• Michael Herapath - Once Maturin's assistant on Leopard, he ran from Desolation Island with Mrs Wogan aboard an American whaler; now living in Boston, studying to be a doctor.
  • Mrs Louisa Wogan - an attractive young woman, American spy arrested in England, living with Herapath and their daughter in Boston.
  • George Herapath - father of Michael and grandfather of little Caroline, a loyalist in the US Revolutionary War, reconciled to the new country, successful Boston merchant especially in trade with China.
  • Otis P. Choate - Doctor in Boston who runs the Asclepia, a small private hospital where Aubrey recuperates.
  • Henry (Harry) Johnson - Wealthy American from Maryland travelling with Diana, keeps slaves; much involved with US policy and spying. Last seen by Maturin leaving Diana's house in Alipur (India)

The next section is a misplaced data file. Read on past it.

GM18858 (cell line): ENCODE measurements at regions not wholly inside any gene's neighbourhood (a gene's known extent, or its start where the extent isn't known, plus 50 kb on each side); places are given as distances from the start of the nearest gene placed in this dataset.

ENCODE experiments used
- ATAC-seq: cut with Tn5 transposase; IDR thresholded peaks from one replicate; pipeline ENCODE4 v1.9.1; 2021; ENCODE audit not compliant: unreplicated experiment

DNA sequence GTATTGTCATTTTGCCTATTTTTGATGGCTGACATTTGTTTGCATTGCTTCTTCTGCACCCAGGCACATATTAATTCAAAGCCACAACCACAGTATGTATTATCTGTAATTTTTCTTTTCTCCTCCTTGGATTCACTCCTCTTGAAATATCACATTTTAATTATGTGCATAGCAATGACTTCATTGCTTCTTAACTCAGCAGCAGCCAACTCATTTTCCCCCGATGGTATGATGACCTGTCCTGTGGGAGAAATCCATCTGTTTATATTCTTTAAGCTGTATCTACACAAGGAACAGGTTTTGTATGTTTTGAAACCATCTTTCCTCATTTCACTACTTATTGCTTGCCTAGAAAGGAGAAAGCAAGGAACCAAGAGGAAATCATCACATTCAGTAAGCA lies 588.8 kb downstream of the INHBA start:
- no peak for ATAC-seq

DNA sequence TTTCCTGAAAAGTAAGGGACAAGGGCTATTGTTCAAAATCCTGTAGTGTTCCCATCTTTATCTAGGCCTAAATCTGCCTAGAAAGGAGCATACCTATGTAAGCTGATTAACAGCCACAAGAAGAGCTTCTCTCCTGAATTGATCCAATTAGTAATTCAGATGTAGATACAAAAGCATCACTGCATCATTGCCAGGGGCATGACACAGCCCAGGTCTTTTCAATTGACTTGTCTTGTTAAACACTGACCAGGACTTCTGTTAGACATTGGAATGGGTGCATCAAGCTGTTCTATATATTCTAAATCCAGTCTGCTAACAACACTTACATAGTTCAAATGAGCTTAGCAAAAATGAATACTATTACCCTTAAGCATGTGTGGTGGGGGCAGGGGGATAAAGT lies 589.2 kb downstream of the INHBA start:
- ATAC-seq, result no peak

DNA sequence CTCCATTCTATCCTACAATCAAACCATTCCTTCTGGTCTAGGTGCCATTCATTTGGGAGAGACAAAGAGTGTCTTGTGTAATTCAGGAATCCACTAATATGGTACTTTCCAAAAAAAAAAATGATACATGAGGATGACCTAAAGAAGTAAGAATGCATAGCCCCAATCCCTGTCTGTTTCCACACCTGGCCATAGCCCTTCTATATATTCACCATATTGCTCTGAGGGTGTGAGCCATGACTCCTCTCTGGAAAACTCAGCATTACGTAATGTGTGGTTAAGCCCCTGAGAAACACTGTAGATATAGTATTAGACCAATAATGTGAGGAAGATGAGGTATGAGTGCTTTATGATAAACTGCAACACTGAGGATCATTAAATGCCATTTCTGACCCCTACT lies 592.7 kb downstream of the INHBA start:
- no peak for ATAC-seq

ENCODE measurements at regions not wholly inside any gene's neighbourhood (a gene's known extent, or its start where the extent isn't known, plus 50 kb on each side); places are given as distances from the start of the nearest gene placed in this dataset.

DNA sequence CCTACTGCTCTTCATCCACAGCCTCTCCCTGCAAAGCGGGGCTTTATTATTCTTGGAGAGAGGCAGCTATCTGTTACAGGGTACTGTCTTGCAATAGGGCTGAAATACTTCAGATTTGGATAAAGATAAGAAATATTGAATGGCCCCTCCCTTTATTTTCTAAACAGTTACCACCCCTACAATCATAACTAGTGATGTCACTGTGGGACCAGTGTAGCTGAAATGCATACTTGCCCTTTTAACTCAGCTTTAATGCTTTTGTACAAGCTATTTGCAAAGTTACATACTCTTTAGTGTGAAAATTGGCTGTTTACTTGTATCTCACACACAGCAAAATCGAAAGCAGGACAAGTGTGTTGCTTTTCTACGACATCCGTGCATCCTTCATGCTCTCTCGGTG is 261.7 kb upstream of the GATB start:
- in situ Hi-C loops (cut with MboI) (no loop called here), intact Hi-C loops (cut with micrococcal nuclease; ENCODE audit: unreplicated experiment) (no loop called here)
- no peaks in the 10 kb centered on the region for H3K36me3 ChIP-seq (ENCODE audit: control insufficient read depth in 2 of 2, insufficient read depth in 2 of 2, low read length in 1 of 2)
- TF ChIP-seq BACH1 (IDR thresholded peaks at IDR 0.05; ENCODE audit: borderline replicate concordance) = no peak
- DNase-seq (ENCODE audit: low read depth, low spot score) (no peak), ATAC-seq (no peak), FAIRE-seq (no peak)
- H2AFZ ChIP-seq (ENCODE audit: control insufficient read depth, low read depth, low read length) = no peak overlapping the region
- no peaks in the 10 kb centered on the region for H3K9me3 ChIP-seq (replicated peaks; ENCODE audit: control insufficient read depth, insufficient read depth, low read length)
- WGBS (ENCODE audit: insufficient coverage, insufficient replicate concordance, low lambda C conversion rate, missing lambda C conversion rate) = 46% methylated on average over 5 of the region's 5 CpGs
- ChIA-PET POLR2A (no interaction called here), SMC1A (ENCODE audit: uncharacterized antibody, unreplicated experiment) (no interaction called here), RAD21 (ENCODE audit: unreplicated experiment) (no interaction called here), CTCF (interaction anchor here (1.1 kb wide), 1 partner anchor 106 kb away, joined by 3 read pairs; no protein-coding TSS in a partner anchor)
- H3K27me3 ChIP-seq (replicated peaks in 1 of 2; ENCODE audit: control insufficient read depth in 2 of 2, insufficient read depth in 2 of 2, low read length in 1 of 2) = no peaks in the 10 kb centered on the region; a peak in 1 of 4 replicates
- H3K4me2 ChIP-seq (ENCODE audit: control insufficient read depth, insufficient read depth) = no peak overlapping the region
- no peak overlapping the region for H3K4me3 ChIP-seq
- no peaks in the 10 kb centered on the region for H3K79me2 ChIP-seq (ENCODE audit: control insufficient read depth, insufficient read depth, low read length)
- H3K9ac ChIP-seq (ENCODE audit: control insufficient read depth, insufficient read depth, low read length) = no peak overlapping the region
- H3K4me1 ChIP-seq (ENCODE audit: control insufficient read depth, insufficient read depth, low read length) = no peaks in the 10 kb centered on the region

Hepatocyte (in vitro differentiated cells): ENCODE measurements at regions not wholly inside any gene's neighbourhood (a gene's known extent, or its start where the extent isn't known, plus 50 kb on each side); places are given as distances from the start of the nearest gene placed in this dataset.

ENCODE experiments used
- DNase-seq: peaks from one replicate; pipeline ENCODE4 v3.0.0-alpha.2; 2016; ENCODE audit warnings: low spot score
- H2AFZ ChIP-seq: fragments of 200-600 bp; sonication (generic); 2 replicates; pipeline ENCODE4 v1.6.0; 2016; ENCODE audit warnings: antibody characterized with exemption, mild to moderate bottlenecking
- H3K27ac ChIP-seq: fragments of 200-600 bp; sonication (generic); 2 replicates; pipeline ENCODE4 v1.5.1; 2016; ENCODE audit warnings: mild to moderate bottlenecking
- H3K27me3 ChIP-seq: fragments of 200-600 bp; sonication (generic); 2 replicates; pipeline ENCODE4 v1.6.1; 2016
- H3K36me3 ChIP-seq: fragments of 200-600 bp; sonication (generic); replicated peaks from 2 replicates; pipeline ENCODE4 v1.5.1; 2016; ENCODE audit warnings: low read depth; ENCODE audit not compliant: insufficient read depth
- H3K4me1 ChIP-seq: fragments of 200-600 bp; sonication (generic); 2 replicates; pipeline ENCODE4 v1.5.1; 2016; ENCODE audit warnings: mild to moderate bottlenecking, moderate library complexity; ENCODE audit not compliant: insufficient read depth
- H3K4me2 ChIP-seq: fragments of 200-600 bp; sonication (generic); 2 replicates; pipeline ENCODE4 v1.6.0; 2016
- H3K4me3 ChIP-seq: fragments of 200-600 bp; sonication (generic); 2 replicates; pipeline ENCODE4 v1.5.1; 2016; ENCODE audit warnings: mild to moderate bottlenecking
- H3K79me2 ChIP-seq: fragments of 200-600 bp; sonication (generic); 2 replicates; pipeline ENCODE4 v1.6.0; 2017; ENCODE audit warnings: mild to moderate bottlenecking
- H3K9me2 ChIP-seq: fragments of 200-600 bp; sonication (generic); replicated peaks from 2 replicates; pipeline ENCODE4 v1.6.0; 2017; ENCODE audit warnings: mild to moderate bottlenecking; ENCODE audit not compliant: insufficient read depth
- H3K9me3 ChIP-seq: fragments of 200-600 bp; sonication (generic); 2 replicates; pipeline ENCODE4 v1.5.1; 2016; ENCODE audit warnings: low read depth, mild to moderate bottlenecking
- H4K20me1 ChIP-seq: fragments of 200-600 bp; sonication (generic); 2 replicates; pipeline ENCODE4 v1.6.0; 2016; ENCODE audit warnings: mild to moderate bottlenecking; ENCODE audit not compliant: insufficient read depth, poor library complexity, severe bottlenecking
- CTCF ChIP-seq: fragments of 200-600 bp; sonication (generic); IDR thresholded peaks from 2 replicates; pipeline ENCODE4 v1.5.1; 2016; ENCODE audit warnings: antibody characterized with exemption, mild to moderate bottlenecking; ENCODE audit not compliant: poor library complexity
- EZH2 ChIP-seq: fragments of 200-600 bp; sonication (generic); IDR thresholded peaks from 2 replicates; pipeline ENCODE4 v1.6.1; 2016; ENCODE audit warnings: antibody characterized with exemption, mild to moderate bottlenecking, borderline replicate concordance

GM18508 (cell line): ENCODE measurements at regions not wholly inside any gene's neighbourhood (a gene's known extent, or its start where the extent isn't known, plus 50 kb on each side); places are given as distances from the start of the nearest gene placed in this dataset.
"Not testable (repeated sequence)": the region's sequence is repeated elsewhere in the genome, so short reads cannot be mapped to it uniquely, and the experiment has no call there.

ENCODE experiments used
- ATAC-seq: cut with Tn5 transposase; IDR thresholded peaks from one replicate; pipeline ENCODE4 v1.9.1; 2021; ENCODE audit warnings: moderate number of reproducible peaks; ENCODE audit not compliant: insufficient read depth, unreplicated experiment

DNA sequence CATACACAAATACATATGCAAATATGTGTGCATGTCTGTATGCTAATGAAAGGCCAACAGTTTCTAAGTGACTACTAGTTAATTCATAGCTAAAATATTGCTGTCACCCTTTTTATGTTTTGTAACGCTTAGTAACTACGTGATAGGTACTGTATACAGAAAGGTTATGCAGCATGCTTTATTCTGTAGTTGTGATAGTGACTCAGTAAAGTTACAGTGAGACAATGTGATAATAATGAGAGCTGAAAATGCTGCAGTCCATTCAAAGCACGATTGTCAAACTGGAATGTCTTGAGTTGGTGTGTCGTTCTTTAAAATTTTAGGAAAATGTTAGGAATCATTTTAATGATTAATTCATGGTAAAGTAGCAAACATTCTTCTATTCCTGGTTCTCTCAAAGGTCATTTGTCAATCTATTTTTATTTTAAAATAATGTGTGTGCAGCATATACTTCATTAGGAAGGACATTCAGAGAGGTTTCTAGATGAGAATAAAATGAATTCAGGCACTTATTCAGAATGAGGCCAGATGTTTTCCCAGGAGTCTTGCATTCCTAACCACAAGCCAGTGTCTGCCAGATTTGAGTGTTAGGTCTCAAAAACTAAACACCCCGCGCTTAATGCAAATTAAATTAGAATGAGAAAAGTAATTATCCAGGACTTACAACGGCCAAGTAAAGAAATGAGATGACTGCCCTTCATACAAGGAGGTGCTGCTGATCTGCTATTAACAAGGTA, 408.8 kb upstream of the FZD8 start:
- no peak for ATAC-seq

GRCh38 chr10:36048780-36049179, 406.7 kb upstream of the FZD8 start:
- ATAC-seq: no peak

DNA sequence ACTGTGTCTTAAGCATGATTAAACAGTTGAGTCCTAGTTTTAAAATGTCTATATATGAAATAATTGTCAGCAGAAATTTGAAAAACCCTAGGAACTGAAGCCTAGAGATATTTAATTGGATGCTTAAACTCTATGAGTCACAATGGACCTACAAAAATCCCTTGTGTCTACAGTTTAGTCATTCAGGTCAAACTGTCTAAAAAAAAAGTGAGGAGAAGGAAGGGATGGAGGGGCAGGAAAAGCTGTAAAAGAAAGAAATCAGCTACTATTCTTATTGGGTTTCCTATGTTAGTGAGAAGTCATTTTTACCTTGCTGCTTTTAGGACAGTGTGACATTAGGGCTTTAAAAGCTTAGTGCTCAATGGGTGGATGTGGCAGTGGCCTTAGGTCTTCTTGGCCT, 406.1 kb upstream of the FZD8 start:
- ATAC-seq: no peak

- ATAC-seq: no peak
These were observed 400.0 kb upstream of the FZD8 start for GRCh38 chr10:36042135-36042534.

• Evans - surgeon in USS Constitution.
  • Commodore Bainbridge - commander of USS Constitution.
  • Jahleel Brenton - of the American Navy Department, with the same name as a recent Baronet in the British Royal Navy, Captain Jahleel Brenton. This led to Aubrey believing him a psychiatric patient on his first visit.
  • Captain James Lawrence - captain of USS Chesapeake immediately before the ship engaged with Shannon; previously captain of Hornet.


  • Jean-Paul Pontet-Canet - tall Frenchman travelling to the United States from San Salvador on USS Constitution; Maturin met him years before near Toulon, during the Peace of Amiens.
  • Jean Dubreuil - French spy in Boston, first seen by Maturin in European capitals.


Allusions and references